The work setup had real problems running .NET and the smart device extension pack for embedded systems.  Had to up the virtual memory and this resulted in the hard drive permanently thrashing away and a very slow machine. 

After a huge amount of whinging (the company made £45m profit last year), they finally caved in and gave our development team (3 developers) P4 2.4s with 256mb of memory.  I really didn't appreciate the amount of political campaigning I had to do to get the equipment I needed to do my job properly.

Problem I encountered is typical within a huge organisation - they have a standard 3-year refresh cycle on equipment and are reluctant to splash any extra cash on whizzy stuff for developers unless it is absolutely critical.

I'll give it a few months for all the egos to mend and see if I can get an extra 256mb of memory...  ;-)

John Fletcher
Friday, May 16, 2003

Notebook Toshiba PIII 450, 320 Mb, love it.
Have a new one in the pipeline Dell PIV 2G, 512 Mb.
Old homebrew IBM686 300, 256 Mb. Isn't used much since we switched to notebooks at work.

Just me (Sir to you)
Friday, May 16, 2003

Our college we had and still have loads of machines with 32MB, which was standard for bottom-end machines mid-1998. It took the secretary two minutes to open Outlook and if he tried to open Access at the same time the machine froze.

Apart from that the machines were perfectly competent workhorses. After a year of badgering MIS they decided to put through an order for another 64MB of memory. However they were told to send a tender instead of using petty cash for the purpose, and the tender took three months to prepare and another month to OK. By which time the price of memory had gone up and the vendor refused to sell.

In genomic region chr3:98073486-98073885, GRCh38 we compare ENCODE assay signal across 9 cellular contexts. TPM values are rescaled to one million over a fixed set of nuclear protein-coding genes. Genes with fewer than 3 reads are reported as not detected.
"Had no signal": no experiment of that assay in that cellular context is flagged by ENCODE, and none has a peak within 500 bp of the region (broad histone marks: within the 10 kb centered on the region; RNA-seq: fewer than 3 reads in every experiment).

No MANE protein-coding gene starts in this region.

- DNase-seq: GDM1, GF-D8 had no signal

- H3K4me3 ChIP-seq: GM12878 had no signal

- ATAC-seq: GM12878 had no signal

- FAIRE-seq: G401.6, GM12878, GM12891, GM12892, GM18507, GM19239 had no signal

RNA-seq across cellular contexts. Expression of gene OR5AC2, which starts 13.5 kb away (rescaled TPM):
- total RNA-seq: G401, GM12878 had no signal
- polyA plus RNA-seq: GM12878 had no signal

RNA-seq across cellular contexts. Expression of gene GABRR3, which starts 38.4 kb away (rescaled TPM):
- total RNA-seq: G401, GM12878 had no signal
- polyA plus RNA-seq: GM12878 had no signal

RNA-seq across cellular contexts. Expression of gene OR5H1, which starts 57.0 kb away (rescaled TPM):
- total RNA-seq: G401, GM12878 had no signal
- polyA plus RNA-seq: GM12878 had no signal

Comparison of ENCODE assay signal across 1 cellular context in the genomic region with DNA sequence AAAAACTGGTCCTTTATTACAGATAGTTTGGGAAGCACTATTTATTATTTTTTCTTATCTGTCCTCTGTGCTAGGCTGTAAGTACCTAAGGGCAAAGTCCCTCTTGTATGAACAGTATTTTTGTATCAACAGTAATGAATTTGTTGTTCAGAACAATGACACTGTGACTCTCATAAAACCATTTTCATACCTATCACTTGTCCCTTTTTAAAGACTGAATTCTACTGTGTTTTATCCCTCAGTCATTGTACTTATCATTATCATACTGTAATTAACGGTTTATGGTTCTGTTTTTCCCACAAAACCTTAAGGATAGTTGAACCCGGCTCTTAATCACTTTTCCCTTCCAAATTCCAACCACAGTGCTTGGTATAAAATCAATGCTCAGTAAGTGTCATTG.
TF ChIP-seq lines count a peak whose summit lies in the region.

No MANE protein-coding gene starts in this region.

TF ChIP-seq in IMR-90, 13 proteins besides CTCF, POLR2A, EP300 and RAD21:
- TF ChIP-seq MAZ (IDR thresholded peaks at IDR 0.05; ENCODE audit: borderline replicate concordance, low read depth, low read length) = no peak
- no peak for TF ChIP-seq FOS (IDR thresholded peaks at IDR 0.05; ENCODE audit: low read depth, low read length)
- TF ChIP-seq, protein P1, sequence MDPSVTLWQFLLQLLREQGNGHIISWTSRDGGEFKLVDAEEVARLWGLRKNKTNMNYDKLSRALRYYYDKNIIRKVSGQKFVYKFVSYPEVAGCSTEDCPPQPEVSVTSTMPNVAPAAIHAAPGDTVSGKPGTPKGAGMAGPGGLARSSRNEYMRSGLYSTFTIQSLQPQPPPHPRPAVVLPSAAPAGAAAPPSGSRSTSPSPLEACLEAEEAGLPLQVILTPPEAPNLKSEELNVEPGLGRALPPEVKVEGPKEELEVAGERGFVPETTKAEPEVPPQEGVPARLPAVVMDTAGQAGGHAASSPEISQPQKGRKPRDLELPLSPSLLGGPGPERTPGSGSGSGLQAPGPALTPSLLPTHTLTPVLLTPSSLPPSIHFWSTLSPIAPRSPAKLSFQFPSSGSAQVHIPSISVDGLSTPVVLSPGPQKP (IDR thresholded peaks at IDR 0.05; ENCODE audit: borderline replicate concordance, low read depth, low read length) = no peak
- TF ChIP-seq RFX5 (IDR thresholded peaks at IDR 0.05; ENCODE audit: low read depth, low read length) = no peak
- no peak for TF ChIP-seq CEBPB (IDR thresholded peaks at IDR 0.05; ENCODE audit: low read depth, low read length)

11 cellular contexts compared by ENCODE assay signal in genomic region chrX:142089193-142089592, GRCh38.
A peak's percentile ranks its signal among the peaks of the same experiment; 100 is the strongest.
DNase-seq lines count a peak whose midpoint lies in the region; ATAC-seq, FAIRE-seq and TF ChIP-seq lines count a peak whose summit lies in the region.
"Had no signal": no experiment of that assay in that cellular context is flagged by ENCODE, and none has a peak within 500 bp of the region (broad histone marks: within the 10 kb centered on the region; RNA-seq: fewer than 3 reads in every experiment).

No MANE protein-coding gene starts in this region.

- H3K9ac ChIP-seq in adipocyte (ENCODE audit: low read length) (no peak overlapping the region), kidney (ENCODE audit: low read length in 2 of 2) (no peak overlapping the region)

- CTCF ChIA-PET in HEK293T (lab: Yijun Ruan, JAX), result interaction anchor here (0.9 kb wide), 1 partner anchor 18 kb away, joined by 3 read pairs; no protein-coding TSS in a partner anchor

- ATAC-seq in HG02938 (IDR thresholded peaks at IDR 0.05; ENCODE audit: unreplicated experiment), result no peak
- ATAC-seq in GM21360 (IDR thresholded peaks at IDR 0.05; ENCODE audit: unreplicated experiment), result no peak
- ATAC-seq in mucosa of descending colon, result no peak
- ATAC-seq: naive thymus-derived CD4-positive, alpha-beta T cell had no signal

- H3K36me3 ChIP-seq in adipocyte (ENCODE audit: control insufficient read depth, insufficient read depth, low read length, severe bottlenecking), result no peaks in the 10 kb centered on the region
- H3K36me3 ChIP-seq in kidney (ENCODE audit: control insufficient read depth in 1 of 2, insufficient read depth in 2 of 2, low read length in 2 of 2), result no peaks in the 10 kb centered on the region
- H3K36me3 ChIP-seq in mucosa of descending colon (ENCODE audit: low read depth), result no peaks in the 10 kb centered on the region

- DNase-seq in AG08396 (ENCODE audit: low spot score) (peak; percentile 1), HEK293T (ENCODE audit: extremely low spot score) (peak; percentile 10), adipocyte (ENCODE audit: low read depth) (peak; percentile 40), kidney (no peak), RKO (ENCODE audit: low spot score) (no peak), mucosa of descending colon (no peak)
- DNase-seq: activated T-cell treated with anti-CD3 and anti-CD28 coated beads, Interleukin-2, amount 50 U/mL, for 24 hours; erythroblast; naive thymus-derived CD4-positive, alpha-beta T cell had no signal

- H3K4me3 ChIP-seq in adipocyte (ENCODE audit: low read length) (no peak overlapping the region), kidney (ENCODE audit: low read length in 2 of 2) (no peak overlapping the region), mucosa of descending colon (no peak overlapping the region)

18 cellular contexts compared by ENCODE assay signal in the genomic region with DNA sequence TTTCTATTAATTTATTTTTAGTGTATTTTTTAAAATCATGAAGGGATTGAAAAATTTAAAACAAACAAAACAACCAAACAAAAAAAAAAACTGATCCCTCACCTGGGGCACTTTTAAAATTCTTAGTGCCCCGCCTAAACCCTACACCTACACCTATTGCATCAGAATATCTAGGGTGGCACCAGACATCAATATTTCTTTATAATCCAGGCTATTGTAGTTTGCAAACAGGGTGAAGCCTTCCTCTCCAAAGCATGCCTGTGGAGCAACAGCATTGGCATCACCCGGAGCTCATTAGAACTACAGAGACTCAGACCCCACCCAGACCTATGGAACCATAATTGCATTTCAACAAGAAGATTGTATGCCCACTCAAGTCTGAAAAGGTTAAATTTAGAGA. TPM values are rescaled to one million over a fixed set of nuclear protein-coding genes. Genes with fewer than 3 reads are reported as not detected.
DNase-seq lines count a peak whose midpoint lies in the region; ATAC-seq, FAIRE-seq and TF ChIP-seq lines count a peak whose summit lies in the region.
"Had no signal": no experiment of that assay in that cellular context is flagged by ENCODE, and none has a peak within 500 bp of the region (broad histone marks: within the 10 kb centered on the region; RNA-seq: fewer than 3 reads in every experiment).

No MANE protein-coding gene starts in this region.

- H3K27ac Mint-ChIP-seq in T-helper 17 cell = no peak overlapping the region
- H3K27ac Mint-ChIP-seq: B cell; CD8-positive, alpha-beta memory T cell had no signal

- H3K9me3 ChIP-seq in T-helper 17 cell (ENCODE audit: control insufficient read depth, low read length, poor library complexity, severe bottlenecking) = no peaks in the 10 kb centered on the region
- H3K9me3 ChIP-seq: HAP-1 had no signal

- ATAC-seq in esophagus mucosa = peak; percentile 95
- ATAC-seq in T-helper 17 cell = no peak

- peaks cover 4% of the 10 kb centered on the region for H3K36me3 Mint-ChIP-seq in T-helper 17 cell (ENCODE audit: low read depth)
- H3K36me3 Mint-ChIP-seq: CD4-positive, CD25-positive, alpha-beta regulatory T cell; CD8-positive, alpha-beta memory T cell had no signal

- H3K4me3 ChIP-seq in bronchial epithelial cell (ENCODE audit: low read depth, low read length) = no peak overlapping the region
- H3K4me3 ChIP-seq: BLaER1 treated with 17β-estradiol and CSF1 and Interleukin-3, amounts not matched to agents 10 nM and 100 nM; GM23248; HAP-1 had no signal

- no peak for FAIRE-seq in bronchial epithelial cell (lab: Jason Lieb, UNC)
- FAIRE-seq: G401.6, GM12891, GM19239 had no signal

I get a new work machine every year because there appears to be no way to get the extra memory or larger monitor otherwise. So I waste a day every year configuring the new machine and then another afternoon reconfiguring the old one for the new user.

Stephen Jones
Friday, May 16, 2003

PII-300 at home (perfectly adequate, but then it runs A Real OS), something "somewhat" faster at work. I begrudge every penny I spend on computer hardware, because there's absolutely no need.

Friday, May 16, 2003

Work: PC
Home: Mac
Home is much better!

Rahoul Baruah
Friday, May 16, 2003

It's a wash.  Home has more powerful x86 systems, but everyplace I work has more exotic machines.

So I lose on quality, but it's an astounding deal to get both power and cheapness.  And quality usually comes with an antagonistic relationship with a vendor like apple, sun, commodore, symbolics, neXt...

Friday, May 16, 2003

I wish I had my home system at work. My Athlon 2800 at home is used to check email and run Mozilla.

My 1Ghz Duron at work is used to compile massive (600+ classes) Java projects while running two copies of my IDE, Photoshop, Mozilla, Eudora, and OpenOffice.

Friday, May 16, 2003

No contest. My home machine is a beast compared to my work dekstop. I'm both a hardware and gaming junkie.